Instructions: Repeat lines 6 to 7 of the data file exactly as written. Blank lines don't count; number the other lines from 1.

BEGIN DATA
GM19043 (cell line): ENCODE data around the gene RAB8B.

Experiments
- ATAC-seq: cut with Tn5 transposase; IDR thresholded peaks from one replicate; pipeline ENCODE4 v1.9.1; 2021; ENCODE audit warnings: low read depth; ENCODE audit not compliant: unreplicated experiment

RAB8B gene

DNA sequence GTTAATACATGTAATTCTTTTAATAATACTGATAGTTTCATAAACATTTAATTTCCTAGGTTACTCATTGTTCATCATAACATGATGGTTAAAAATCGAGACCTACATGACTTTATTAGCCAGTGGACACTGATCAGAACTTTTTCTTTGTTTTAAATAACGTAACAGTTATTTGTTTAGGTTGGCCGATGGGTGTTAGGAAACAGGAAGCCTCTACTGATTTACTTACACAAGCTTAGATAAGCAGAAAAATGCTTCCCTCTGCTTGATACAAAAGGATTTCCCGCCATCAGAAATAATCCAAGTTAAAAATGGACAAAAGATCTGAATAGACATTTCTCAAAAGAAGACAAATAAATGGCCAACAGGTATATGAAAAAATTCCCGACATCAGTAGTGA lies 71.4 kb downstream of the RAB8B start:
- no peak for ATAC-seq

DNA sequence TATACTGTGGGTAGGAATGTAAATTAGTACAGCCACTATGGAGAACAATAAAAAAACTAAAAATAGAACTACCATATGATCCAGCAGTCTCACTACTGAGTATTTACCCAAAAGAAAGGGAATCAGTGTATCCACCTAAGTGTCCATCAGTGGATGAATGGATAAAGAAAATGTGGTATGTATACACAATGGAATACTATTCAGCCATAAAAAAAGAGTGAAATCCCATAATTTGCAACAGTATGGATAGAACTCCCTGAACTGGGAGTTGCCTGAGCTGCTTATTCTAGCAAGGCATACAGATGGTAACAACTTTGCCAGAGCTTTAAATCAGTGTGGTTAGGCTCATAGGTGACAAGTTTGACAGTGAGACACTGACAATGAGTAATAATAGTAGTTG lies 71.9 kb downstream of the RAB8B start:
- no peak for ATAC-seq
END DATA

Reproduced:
- no peak for ATAC-seq

DNA sequence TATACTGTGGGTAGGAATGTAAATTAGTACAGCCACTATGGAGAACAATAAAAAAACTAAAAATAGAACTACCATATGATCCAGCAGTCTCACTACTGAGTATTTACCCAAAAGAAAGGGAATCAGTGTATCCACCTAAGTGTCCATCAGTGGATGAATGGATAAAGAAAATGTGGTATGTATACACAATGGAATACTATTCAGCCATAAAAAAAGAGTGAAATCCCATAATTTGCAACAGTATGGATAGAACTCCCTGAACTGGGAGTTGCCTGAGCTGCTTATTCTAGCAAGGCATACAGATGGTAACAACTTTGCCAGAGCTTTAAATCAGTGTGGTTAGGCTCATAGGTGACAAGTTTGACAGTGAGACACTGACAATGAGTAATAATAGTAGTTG lies 71.9 kb downstream of the RAB8B start: